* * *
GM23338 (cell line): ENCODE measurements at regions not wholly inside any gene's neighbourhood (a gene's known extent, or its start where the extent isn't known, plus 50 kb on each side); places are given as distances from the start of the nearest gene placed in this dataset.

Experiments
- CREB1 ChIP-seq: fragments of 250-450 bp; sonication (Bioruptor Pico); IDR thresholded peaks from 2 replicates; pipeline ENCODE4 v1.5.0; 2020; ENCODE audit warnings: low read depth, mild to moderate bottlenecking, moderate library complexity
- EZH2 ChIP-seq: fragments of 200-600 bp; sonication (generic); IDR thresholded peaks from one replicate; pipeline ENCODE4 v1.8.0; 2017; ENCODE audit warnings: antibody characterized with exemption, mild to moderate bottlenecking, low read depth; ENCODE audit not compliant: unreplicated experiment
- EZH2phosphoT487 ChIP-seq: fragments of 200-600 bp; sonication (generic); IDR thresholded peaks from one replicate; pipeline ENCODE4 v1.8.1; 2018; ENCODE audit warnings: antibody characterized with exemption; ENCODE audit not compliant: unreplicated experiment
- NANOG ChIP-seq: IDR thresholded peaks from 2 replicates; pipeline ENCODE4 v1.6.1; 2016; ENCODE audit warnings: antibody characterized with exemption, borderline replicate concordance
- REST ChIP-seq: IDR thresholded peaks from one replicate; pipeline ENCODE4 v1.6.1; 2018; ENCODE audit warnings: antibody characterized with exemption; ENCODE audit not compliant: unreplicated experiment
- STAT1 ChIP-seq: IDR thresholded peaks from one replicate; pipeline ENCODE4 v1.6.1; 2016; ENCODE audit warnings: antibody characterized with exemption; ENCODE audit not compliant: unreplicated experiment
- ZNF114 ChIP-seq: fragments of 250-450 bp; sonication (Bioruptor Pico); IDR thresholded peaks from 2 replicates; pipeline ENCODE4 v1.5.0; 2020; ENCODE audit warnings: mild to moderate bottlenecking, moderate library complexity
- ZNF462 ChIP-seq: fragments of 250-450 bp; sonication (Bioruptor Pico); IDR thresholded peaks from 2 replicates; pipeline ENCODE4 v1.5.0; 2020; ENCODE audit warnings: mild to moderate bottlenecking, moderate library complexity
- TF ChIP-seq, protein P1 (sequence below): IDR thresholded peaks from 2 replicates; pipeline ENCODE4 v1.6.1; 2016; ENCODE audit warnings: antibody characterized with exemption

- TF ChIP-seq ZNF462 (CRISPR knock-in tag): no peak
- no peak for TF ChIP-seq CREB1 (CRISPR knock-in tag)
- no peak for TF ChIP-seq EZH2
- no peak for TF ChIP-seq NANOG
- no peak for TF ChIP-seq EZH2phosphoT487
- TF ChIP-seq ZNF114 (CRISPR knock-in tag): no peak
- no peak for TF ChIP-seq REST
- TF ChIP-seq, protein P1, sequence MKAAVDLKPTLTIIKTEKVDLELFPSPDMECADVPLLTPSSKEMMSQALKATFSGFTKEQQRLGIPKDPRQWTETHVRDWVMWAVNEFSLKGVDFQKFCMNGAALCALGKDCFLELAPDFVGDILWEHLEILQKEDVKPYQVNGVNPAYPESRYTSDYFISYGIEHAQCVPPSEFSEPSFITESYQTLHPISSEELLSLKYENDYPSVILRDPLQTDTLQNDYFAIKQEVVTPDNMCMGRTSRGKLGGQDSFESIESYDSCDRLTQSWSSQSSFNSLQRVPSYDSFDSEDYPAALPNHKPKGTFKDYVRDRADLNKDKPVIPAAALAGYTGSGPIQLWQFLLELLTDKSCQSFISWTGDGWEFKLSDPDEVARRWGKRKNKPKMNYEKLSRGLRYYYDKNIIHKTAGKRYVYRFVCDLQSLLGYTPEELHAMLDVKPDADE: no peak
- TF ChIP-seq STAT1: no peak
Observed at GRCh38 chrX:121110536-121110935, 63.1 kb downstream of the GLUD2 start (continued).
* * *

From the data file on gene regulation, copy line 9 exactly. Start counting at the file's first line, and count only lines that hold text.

- ZNF114 ChIP-seq: fragments of 250-450 bp; sonication (Bioruptor Pico); IDR thresholded peaks from 2 replicates; pipeline ENCODE4 v1.5.0; 2020; ENCODE audit warnings: mild to moderate bottlenecking, moderate library complexity